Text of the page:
The importance of proper law enforcement handcuffing for officer safety remains a timely topic. Shortly before writing this, I viewed the in-car dashcam footage of a suspect allowed in the backseat of a patrol car with his hands in front of him. The camera caught him drawing and fumbling with a handgun the officers had missed in their search. One of the two officers up front sensed something wrong, sprang out the door and contained the situation when he drew his pistol and leveled it on the suspect. Yes, what I’ll call Case One could have turned out a whole lot worse, perhaps leaving two dead officers slumped in the front seat of the patrol car.
This time, though, we’ll talk about liability issues relating to handcuffing. That’s because some officers have become so fearful over the years about “excessive force” and “police brutality” complaints that they don’t properly handcuff their arrestees. It’s also because some, through carelessness or through anger, do handcuff improperly and actually cause unnecessary injuries. No professional law enforcement officer wants that.
Law Enforcement Handcuffing: Learning Restraint
Many years ago I debriefed the state trooper who, in Case Two, was arresting a prison escapee. The man complained that the handcuffs were too tight. The compassionate trooper unlocked the handcuffs to adjust them and was instantly and violently attacked by the suspect, who broke free. He gained control of the arresting officer’s .357. Before it was over, that good lawman had been shot in the arm with his own gun and crippled for life, and another trooper had to finally shoot and neutralize the would-be cop-killer.
It is certainly possible for too-tight cuffs to cause nerve damage and create permanent injury by cutting off circulation if left in place long enough. Each such allegation is weighed in court on its merits and, as the law and the Supreme Court’s long-standing Graham v. Connor standard require, “within the totality of the circumstances.” For Case Three, we’ll look at part of the ruling in April 2007’s Freeman v. Gore: “Arrestee’s excessive force claim, based on an allegation that her handcuffs were applied too tightly, was not meritorious when her only injury was bruises on her wrists and arms. Leaving her in a patrol car for 30 to 45 minutes with tight handcuffs is not excessive force.”
Continue Reading: 8 Dangerous Law Enforcement Handcuffing Oversights and Mistakes
My friend Laura Scarry, an ex-cop, is one of the nation’s top attorneys working to defend officers and departments from baseless litigation. She’s the lawyer I’d retain if I stood so accused on her turf, the Chicago area. In her article “Tight Handcuffs” in the police professional journal Law Officer (Volume 3, Issue 12), Scarry wrote of Sleeman v. Oakland County (Case Four for our purposes), in which the verdict went against the officers because there were provable injuries and, particularly, because the officers had ignored the suspect’s complaints about the too-tight handcuffs.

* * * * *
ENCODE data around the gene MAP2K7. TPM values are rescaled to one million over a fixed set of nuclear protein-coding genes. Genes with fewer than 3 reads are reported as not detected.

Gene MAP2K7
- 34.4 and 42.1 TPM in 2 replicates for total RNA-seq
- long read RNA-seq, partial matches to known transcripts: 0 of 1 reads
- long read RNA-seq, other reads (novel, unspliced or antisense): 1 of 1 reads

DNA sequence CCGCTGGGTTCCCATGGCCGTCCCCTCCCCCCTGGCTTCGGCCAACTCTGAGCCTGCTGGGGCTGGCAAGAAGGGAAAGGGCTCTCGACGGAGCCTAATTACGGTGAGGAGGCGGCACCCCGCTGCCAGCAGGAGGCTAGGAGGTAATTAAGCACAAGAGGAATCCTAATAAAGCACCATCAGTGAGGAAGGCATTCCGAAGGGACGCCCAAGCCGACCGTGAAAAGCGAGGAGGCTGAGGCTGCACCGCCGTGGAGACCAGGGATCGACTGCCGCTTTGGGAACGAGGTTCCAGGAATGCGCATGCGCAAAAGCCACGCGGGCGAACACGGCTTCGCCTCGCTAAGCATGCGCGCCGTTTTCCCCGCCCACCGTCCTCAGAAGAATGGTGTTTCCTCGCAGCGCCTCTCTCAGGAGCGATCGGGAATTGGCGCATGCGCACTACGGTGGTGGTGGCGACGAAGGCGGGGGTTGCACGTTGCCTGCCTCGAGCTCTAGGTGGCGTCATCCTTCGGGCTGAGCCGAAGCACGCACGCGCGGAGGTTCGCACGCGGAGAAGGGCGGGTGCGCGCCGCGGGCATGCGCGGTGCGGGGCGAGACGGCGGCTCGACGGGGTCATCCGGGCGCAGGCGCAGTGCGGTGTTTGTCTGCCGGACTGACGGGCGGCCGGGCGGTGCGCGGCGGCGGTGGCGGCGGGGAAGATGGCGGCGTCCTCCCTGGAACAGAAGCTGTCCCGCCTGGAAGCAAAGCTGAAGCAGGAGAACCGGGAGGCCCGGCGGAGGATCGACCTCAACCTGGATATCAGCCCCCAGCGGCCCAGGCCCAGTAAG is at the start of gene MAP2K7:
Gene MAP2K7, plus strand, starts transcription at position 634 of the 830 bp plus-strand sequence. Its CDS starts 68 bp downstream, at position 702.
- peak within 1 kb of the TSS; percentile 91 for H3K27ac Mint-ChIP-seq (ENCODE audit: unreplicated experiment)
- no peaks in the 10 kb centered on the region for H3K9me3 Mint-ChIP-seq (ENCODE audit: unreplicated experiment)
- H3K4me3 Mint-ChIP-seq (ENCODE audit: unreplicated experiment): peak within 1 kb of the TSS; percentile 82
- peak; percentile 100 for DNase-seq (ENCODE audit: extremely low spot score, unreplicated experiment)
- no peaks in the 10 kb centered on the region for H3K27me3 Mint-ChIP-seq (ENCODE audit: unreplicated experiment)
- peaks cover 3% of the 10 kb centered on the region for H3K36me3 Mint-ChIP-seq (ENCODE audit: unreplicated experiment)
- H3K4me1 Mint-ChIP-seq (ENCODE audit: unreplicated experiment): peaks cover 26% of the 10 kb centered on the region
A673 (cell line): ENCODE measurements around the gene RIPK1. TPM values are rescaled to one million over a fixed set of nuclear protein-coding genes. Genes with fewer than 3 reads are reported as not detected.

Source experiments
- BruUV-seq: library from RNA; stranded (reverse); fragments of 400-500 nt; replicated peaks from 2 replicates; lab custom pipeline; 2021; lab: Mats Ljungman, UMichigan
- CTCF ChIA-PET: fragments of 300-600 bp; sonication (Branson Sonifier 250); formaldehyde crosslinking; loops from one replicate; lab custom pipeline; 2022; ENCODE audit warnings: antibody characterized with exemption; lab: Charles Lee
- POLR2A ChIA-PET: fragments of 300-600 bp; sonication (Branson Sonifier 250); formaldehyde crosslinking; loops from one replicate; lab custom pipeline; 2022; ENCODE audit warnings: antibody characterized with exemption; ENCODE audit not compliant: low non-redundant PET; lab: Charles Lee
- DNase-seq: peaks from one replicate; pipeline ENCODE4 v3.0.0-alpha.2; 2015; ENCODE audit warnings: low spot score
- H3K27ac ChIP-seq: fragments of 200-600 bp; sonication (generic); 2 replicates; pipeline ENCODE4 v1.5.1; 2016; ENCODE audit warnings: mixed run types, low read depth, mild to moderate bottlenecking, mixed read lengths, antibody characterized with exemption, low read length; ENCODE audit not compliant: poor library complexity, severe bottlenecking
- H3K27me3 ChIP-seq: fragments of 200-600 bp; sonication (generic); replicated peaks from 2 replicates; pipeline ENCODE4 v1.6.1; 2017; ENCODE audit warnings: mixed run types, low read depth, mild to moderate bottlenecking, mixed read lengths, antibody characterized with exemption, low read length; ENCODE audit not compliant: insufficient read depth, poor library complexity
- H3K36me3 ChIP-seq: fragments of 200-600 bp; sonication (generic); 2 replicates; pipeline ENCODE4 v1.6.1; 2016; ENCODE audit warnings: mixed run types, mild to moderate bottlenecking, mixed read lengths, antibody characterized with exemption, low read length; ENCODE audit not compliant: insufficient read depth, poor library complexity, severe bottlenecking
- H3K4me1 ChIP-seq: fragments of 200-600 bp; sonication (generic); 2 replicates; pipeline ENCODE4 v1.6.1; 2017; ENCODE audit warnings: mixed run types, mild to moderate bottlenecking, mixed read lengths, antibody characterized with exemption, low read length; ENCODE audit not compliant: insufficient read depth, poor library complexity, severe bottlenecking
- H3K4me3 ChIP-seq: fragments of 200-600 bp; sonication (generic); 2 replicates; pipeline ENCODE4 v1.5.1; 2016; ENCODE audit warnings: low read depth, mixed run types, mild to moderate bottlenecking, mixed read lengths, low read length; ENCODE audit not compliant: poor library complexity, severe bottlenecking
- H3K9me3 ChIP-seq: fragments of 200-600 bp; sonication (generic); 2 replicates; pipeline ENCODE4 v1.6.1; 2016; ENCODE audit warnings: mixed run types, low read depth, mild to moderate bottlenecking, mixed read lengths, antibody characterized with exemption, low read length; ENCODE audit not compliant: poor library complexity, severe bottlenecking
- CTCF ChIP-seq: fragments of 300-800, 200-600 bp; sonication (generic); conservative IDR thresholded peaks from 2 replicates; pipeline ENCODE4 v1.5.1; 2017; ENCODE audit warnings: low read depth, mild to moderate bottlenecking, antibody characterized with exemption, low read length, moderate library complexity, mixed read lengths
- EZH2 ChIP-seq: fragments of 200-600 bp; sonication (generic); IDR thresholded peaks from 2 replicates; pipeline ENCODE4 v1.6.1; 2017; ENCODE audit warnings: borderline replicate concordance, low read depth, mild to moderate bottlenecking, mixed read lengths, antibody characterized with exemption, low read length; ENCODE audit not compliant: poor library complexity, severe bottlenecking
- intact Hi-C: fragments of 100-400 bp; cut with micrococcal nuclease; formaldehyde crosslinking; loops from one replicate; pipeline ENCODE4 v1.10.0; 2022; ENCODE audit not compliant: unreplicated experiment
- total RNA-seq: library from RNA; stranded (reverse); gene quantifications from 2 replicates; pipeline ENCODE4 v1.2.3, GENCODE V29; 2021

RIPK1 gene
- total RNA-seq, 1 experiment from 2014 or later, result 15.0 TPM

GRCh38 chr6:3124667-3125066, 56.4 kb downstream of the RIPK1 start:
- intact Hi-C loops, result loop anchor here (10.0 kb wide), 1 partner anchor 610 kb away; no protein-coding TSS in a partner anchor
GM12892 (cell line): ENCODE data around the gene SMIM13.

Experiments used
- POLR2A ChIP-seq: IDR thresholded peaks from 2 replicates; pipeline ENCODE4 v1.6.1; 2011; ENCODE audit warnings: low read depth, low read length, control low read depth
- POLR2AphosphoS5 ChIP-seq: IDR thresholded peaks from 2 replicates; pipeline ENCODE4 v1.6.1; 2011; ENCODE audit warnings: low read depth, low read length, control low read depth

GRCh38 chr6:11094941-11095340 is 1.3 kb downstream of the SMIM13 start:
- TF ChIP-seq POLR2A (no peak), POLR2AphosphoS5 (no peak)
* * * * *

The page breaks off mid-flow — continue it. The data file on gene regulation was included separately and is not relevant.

However, she also notes that some courts have ruled in favor of the officers in “too-tight handcuff” complaints when there was no provable damage, or when it was clear that the police had made reasonable efforts within the totality of the circumstances to assure that the handcuffs were not applied wrongfully, maliciously or negligently and had responded to the arrestees’ complaints that the bracelets were too tight. These decisions include but are not limited to Case Five, Bastien v. Goddard; Case Six, Glenn v. City of Tyler; Case Seven, Foster v. Metropolitan Airports Commission; and Case Eight, Carter v. Morris.
Law Enforcement Handcuffing: Training Takeaways
Listen to complaints about too-tight handcuffs. Paying attention to your own safety, examine the handcuffs and their wrists. If you decide that you do indeed need to loosen them, make sure the suspect is restrained and can’t break away during that process. Remember Case Two! In addition to going for your gun, the suspect can also use the cuffs themselves as a weapon.
As a general rule, if you can insert the tip of your pinky finger between the handcuff and the suspect’s wrist, it’s unlikely to be too tight. Maintain control of his balance, and at least one and preferably both of his hands while you’re performing this test!
Always double-lock the cuffs so they can’t close any further than you have carefully closed them. Sometimes, they can get tighter when a drunk just wiggles around in the back of the patrol car. Sometimes, suspects will tighten their own handcuffs down and turn their hands into swollen blood-bags in hopes of getting a “courtroom payday” with an excessive force allegation. Double-locking prevents this.
Stay safe. Always remember that you do have a responsibility for the arrestee’s well-being, but you have the same responsibility for yourself and for others he might harm.
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